“Keystrokes, and the need to go back and forth between the model and the tree, can be a big deal, especially at the beginning of a model design,” says Gohil. “This is where the designer is thinking quickly, and he or she wants to get ideas down with as little interruption as possible.
“With embedded datums, we’ve now made the tool as powerful, and as unobtrusive, as possible, so designers can do what they do best — design — and feel confident that others will fully understand their creative intent.”
Smarter Models. At a higher level, the embedded datum capabilities in Pro/ENGINEER Wildfire 3.0 combine to produce what PTC calls smarter models.
“By embedding datums, users are really storing their design intent into the features themselves,” says Gohil. “When they share with other users, the design intent is documented and so can be easily understood — in the end, the result is a cleaner design, and a product that does what it is supposed to do.”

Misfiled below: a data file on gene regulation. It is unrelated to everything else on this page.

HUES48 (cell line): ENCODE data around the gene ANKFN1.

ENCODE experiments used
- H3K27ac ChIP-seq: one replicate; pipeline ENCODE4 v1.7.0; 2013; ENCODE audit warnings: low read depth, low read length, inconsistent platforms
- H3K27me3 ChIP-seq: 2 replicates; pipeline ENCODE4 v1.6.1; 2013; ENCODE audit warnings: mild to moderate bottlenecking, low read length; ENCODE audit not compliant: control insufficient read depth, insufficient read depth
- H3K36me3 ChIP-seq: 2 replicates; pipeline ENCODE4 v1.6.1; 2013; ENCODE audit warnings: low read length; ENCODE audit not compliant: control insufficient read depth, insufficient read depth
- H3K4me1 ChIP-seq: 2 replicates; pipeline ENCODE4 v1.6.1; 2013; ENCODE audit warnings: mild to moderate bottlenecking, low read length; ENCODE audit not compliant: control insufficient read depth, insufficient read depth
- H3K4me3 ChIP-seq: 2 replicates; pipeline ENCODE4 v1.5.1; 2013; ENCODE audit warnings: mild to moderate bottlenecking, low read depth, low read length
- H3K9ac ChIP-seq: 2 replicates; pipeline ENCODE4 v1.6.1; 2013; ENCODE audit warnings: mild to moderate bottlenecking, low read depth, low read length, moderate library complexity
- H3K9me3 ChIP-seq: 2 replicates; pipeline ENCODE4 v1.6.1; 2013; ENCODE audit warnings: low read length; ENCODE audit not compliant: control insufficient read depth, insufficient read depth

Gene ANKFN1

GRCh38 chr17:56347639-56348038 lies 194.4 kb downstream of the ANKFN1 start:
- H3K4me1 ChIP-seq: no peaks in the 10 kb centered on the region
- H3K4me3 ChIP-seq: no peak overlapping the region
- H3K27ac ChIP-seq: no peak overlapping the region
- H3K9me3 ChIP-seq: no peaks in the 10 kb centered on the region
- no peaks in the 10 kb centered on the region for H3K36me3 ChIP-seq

But that’s not all. In the case of embedded datums, ‘smart’ also means ‘reusable.’
“Reusability is a key design goal for all our software,” Gohil says. “So Pro/ENGINEER Wildfire 3.0 lets you drag the datum references outside of the feature node, to be used for other features, as well.
“That’s the best definition of smart I can think of,” he says, “to be both useful and reusable. That’s what we have with Pro/ENGINEER Wildfire 3.0.”